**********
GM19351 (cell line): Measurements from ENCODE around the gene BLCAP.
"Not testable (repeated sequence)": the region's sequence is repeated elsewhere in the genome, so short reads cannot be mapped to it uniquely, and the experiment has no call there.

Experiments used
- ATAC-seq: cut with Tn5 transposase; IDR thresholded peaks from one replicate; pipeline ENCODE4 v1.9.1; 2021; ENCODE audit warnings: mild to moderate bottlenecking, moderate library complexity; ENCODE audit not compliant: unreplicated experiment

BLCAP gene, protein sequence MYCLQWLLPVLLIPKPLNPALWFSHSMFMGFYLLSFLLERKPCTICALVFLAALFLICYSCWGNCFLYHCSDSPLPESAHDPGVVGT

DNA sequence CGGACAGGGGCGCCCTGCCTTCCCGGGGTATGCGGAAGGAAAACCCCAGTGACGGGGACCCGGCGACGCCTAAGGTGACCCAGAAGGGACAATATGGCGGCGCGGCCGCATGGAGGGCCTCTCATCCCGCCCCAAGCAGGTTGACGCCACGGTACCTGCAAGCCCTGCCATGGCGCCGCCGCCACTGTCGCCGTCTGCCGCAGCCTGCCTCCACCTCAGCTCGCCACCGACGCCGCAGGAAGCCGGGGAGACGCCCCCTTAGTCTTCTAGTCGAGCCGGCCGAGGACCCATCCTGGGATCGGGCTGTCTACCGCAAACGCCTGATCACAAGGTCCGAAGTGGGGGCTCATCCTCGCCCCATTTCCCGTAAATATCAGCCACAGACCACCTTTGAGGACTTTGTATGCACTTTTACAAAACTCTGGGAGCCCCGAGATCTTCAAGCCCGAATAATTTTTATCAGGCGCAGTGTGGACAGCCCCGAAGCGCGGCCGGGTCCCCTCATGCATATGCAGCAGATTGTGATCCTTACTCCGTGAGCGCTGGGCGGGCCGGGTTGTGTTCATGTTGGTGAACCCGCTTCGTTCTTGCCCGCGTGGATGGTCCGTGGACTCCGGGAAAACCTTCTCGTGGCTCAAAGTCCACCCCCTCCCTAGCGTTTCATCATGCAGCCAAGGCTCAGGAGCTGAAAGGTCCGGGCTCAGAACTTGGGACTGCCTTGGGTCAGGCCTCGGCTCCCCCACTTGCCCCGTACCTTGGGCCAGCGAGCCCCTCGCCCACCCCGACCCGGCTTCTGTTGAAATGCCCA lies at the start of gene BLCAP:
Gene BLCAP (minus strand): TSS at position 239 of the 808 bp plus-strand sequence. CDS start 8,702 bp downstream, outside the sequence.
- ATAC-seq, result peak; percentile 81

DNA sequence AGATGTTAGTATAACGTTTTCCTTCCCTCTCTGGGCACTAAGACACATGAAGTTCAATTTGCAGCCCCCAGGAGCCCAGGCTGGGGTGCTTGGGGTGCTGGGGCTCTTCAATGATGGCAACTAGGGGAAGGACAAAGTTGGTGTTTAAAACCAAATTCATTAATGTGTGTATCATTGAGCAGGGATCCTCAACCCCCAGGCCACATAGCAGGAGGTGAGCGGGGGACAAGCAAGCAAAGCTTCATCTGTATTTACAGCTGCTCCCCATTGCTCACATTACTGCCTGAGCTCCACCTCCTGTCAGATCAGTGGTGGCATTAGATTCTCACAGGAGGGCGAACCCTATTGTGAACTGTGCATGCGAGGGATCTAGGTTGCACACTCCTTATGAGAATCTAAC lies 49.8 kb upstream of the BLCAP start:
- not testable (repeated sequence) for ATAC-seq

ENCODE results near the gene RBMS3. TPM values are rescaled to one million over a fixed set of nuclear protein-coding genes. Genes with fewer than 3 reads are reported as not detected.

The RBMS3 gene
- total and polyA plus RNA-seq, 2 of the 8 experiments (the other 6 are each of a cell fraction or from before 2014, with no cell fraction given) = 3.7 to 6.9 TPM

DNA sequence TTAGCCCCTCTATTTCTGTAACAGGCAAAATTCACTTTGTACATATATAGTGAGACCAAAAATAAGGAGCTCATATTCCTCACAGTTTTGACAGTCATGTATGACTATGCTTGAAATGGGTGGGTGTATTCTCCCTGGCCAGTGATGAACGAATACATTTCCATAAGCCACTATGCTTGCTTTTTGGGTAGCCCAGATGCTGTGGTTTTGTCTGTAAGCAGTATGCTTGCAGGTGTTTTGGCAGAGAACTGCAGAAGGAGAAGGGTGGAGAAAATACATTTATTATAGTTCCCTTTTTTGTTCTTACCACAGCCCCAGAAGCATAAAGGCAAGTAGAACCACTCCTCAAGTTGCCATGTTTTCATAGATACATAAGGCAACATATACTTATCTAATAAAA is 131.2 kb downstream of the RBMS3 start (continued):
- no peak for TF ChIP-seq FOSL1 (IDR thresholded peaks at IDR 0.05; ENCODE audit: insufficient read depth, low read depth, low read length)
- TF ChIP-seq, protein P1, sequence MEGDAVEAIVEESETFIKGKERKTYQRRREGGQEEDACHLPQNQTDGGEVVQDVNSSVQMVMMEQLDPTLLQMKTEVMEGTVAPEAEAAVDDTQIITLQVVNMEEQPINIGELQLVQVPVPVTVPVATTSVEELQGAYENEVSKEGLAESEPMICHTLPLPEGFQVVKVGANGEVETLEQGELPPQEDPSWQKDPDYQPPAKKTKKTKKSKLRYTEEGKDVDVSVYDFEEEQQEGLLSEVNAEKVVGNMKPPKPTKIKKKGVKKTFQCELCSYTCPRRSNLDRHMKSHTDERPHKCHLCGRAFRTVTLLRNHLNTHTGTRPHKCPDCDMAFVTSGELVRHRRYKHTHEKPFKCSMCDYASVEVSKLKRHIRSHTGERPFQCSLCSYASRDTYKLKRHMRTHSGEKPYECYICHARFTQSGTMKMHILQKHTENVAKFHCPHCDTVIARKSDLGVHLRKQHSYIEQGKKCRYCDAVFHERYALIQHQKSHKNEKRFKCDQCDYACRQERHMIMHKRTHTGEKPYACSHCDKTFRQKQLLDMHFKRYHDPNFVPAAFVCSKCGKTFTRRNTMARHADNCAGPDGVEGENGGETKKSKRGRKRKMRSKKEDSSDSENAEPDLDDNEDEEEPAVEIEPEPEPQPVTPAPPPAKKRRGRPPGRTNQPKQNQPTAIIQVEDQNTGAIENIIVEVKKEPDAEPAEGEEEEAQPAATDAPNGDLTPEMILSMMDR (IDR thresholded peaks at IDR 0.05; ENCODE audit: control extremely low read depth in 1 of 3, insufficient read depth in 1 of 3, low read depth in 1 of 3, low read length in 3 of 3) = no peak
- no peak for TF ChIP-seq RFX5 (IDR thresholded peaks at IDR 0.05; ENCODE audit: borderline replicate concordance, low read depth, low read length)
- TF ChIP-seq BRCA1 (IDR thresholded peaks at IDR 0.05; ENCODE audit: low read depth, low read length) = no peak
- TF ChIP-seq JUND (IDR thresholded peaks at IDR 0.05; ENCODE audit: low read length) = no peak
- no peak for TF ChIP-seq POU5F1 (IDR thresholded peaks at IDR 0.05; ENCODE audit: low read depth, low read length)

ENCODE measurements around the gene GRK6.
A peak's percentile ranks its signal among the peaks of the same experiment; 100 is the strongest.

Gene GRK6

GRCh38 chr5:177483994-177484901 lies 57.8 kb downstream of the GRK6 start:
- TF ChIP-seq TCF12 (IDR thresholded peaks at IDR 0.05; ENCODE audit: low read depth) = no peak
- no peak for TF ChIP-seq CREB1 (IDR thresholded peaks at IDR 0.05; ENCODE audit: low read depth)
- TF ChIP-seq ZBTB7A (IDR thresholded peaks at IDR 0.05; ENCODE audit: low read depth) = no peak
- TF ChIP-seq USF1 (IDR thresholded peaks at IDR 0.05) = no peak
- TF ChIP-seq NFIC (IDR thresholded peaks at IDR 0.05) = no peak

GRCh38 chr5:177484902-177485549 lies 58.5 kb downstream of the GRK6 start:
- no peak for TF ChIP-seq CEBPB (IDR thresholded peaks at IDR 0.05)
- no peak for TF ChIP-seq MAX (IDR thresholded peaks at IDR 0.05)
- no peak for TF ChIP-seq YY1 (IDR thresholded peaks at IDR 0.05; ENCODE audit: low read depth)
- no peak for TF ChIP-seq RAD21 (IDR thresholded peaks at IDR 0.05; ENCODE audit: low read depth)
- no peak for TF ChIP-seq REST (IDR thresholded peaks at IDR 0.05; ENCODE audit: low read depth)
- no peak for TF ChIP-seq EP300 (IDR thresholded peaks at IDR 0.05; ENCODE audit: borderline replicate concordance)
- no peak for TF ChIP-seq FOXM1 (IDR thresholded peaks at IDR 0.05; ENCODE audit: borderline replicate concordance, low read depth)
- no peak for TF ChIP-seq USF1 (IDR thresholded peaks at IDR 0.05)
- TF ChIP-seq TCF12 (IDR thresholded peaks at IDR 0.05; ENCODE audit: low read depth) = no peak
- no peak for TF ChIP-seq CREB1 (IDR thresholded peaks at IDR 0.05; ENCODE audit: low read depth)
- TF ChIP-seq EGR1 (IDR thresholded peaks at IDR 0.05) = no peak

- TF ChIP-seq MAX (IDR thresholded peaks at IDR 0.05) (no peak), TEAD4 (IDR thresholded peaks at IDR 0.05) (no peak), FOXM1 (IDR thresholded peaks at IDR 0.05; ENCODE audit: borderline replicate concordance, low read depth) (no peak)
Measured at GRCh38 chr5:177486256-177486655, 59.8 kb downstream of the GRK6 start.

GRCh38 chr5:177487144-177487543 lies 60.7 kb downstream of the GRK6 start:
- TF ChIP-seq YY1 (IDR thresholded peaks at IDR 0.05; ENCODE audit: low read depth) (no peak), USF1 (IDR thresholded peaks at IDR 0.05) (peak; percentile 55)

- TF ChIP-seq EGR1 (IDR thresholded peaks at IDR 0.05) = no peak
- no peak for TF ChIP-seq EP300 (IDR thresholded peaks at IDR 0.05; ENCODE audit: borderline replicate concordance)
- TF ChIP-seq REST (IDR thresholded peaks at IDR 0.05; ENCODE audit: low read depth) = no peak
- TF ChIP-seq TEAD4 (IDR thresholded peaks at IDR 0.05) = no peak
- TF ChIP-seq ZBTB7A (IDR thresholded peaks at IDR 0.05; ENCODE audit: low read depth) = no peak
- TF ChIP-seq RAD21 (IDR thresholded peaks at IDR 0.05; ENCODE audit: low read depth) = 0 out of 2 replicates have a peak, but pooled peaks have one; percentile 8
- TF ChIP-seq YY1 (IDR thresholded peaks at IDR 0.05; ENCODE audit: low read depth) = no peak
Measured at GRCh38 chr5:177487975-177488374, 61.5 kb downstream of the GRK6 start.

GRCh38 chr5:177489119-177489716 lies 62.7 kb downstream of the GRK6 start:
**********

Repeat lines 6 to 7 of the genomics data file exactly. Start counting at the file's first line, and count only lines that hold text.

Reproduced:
DNA sequence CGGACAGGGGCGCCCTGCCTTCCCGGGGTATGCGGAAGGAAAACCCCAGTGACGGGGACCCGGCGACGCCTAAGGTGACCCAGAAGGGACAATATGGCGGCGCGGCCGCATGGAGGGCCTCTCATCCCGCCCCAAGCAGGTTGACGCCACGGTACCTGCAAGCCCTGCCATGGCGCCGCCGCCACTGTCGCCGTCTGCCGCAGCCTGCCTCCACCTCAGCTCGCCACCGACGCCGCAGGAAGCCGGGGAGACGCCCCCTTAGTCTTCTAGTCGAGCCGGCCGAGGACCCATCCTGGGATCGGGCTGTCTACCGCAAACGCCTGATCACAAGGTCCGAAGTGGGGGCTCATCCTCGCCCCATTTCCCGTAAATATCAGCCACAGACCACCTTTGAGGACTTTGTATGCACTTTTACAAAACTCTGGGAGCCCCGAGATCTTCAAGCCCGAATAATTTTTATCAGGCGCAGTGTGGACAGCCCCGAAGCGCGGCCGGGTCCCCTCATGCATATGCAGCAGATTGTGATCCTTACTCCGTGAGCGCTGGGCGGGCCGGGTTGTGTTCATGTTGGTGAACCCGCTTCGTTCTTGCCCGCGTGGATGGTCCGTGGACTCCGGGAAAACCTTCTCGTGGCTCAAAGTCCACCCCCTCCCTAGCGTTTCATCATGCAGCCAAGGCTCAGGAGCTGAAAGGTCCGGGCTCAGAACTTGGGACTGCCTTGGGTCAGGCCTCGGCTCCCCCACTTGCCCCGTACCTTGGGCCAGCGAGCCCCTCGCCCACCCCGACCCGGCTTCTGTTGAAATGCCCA lies at the start of gene BLCAP:
Gene BLCAP (minus strand): TSS at position 239 of the 808 bp plus-strand sequence. CDS start 8,702 bp downstream, outside the sequence.